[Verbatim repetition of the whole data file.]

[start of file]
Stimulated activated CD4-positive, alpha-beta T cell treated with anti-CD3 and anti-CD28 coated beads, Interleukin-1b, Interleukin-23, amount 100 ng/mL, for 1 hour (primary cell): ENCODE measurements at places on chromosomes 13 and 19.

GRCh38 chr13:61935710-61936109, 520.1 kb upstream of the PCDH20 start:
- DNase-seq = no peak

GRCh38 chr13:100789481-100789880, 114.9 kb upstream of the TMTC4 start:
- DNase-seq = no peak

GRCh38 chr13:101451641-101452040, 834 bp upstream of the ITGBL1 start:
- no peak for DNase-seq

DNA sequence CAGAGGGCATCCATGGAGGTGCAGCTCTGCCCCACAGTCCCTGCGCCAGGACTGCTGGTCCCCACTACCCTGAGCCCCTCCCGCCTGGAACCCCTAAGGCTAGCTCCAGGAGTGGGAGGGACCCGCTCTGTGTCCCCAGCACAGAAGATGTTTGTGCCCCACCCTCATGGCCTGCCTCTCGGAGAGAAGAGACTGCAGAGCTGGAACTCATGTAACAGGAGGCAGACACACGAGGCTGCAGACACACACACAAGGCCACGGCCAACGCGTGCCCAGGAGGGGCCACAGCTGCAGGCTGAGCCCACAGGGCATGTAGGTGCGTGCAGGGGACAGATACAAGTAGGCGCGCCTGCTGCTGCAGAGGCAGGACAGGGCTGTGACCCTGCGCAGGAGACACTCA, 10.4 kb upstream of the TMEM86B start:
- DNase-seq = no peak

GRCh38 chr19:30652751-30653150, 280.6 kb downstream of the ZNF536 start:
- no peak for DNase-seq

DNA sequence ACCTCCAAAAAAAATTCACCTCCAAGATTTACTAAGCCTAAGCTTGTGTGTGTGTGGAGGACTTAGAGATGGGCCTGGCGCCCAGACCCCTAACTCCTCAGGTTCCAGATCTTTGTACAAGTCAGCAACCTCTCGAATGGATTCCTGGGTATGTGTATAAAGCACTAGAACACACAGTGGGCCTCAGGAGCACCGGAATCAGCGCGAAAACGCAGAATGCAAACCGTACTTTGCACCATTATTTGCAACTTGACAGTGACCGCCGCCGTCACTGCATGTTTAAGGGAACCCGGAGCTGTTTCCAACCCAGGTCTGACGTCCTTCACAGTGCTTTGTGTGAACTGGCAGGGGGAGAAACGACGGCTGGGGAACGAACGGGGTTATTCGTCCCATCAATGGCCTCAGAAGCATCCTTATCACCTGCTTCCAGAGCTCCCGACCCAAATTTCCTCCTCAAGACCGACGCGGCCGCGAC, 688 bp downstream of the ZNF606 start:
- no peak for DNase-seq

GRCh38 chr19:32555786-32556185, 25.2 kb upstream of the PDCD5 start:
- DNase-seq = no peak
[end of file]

Stimulated activated CD4-positive, alpha-beta T cell treated with anti-CD3 and anti-CD28 coated beads, Interleukin-1b, Interleukin-23, amount 100 ng/mL, for 1 hour (primary cell): ENCODE measurements at places on chromosomes 13 and 19.

GRCh38 chr13:61935710-61936109, 520.1 kb upstream of the PCDH20 start:
- DNase-seq = no peak

GRCh38 chr13:100789481-100789880, 114.9 kb upstream of the TMTC4 start:
- DNase-seq = no peak

GRCh38 chr13:101451641-101452040, 834 bp upstream of the ITGBL1 start:
- no peak for DNase-seq

DNA sequence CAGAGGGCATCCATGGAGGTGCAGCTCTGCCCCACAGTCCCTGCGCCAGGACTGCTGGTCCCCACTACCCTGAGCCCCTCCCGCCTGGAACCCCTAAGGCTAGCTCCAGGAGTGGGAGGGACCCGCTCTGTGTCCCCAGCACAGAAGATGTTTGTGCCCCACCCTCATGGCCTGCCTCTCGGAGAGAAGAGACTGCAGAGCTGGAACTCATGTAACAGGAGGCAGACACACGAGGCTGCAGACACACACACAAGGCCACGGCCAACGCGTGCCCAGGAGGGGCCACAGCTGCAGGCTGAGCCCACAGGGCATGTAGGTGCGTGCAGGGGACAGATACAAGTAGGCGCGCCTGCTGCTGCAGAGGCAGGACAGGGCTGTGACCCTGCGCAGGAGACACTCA, 10.4 kb upstream of the TMEM86B start:
- DNase-seq = no peak

GRCh38 chr19:30652751-30653150, 280.6 kb downstream of the ZNF536 start:
- no peak for DNase-seq

DNA sequence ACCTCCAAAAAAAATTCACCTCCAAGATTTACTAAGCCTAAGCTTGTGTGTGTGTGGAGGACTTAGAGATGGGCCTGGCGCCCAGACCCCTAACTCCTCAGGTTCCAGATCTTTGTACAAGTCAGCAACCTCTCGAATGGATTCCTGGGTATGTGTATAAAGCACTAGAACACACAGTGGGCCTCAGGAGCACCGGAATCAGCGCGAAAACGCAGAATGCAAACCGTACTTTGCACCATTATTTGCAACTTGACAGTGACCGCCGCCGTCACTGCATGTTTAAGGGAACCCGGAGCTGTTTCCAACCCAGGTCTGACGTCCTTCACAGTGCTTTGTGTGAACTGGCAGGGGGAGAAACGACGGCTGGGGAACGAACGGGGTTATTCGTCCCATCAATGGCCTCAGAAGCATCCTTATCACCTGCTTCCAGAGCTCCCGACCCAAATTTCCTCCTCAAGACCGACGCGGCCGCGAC, 688 bp downstream of the ZNF606 start:
- no peak for DNase-seq

GRCh38 chr19:32555786-32556185, 25.2 kb upstream of the PDCD5 start:
- DNase-seq = no peak